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View Full Version : Camlock - Drawing, Specs, Diagram, ???



Paul Alciatore
06-07-2010, 10:54 PM
I have never seen a camlock spindle up close so I am wondering about the specifics of it's operation. Anyone have a drawing of this mechanism or some other form or explanation? Or a reference to a web site that explains them. Dimensions would be nice, but just a general understanding of how they operate is what I am most after.

Jim Shaper
06-07-2010, 10:59 PM
http://shopswarf.orconhosting.net.nz/chuckmt.html

First hit on google.

Dr Stan
06-07-2010, 11:05 PM
I recommend picking up a copy of the "American Machinist's Handbook". I have one and it has all the data on many different spindle noses (and lots of other stuff). It is out of print, but there are copies available on Amazon.

I consider it to be a better machinist's reference than "Machinery's Handbook" published by Industrial Press.

Paul Alciatore
06-09-2010, 01:12 PM
http://shopswarf.orconhosting.net.nz/chuckmt.html

First hit on google.


Jim, I'm not that stupid. I did do a web search. I would not waste anyone's time here with a question that I haven't at least tried to research myself first.

I have seen that page and others like it. It shows the hole pattern in the spindle and some turnable features on the OD near those holes. But gives absolutely no idea how the "locking" mechanism actually works.

And I have seen photos of chucks with studs sticking out. I believe these studs have notches in them. I suspect that there is some kind of rotating, offset feature that fits in these notches and is used to lock them. Or is it a tapered screw that engages them? Or what? And what prevents them from loosening with the vibration of cutting?

daryl bane
06-09-2010, 01:44 PM
Although I don't have a pic, you have answered your question. The studs on the back of the chuck have smooth cutouts. The rotating cams in the spindle end have a cutout as well that allows insertion of the stud. When the cams are turned(usually clockwise), the edge of the cam pulls against the cutout on the stud and pulls the stud in. The cams are a simple cylinder with a cutout for the studs to pass. This action pulls the short mating tapers ( integral to the design) together to form a hopefully nice fit. The fitting of the matching tapers is paramount to the accuracy of the system. Hope this helps.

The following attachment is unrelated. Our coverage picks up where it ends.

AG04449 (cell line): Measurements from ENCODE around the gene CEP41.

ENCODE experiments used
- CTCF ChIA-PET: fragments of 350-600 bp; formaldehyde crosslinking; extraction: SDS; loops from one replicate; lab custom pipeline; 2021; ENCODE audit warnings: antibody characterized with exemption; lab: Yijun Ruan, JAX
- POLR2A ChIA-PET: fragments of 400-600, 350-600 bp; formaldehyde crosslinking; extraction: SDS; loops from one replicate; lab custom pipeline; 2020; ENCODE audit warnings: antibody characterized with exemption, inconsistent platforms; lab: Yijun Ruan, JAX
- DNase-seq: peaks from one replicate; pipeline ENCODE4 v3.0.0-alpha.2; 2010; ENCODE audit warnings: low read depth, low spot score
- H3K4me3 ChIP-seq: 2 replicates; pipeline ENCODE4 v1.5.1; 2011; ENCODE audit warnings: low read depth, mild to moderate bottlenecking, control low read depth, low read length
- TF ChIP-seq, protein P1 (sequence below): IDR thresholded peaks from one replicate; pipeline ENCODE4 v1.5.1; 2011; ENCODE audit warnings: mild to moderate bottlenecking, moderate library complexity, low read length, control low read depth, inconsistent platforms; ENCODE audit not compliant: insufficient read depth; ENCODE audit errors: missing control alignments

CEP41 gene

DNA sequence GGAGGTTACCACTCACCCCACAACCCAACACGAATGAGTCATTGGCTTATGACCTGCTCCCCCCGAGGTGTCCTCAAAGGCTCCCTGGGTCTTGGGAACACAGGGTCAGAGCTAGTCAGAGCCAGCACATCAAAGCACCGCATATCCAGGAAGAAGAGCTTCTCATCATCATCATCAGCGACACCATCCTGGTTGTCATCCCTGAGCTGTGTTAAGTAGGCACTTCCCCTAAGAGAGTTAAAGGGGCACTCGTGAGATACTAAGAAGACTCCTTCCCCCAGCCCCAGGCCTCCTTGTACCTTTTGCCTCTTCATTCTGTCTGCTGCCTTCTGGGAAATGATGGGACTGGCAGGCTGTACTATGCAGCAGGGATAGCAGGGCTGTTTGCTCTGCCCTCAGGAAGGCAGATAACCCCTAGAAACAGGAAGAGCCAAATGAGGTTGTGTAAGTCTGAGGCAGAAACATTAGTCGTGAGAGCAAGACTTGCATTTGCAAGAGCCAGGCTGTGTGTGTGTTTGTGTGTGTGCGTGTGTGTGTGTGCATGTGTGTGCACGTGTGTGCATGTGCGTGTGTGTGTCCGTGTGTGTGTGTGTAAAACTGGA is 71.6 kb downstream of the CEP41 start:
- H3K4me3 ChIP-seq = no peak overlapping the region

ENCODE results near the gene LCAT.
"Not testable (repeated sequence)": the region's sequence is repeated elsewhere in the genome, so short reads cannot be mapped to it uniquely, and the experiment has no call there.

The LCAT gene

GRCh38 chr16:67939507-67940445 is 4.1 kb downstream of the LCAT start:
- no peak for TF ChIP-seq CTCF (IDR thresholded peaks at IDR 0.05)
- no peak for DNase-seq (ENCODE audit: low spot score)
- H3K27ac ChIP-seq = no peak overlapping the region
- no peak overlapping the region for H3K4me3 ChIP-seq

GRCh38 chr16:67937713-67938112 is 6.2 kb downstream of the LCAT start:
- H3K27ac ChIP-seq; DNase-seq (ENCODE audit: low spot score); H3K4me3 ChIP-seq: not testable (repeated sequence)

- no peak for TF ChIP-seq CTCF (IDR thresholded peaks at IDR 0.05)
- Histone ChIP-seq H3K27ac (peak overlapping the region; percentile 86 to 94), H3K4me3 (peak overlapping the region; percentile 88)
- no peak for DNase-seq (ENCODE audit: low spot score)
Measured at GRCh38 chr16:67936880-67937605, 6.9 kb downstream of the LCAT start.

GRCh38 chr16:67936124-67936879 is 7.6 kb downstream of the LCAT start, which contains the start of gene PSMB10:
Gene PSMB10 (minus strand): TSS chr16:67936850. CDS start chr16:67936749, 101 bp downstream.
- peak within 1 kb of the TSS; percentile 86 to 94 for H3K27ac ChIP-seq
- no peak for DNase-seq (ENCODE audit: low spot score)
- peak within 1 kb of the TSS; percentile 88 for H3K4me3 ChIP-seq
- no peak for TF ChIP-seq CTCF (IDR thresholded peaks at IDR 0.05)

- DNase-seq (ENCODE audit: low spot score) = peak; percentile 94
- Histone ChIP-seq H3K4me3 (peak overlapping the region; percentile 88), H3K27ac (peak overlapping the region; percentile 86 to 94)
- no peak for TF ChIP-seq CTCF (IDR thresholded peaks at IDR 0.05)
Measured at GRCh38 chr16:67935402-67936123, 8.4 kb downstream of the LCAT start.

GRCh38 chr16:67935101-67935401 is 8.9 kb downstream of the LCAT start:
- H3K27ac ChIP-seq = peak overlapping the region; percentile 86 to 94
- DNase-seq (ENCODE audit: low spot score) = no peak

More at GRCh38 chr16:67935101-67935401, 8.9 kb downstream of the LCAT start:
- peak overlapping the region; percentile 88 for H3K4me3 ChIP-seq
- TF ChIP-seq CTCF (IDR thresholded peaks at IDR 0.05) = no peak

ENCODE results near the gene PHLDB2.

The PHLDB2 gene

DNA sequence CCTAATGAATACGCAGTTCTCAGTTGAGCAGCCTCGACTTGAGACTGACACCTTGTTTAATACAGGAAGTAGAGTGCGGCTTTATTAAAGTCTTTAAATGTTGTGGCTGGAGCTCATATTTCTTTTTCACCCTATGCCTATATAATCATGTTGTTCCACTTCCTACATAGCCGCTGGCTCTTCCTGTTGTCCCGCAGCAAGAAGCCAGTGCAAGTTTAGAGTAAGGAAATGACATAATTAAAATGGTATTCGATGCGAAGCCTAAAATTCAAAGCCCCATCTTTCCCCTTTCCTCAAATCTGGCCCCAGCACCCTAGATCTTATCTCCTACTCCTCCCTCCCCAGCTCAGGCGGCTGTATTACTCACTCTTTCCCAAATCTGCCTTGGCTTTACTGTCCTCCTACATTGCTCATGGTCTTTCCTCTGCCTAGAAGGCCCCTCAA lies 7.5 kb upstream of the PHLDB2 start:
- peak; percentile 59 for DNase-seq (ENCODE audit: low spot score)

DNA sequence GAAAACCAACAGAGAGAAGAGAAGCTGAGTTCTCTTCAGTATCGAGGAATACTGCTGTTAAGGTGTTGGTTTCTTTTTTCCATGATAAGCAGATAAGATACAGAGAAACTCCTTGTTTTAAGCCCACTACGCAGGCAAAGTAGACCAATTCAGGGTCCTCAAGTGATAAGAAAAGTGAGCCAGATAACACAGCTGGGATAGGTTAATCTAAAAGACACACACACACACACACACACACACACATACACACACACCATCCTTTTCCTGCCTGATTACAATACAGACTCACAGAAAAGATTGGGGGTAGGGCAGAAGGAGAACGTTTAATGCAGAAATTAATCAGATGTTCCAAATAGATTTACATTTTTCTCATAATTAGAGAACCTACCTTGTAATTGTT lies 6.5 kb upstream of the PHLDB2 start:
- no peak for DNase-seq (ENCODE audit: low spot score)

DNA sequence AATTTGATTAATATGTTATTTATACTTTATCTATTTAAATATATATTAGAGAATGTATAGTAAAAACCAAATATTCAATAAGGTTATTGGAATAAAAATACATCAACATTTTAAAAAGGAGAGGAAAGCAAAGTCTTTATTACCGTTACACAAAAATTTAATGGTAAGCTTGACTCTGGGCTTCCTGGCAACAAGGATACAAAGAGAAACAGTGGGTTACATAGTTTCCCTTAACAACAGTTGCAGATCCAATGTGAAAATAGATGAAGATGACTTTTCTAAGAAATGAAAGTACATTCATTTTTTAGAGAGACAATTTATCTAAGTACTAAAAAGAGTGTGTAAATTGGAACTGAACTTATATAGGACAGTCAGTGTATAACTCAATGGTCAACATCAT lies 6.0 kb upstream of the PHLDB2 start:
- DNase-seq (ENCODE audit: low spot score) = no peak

mikey553
06-09-2010, 01:59 PM
Paul, it looks like Daryl already explained how cams work. I only want to add that cams are designed in such a way that they are self-locking. They rely on friction to stay engaged - similar to Morse taper.

Also the chuck taper is designed to have a small interference fit to a spindle taper and at the same time to sit on the spindle face. Actually on my 12 x36 lathe I had to cut the spindle taper down a little bit to make sure there is a 100% contact on the face. This makes the whole setup more accurate and easy to replace with another chuck.

Jim Shaper
06-09-2010, 03:12 PM
http://www1.mscdirect.com/CGI/NNSRIT?PMPXNO=17738659&PMT4NO=87254942

I'll give you this one - these are a whore to find if you don't know where to look. I had to replace two of them on my lathe.

The left side is what's exposed out the spindle OD. The pin on the backing plate comes through the radius in the side and then the whole works is rotated about 90 degrees CW to draw the pin in.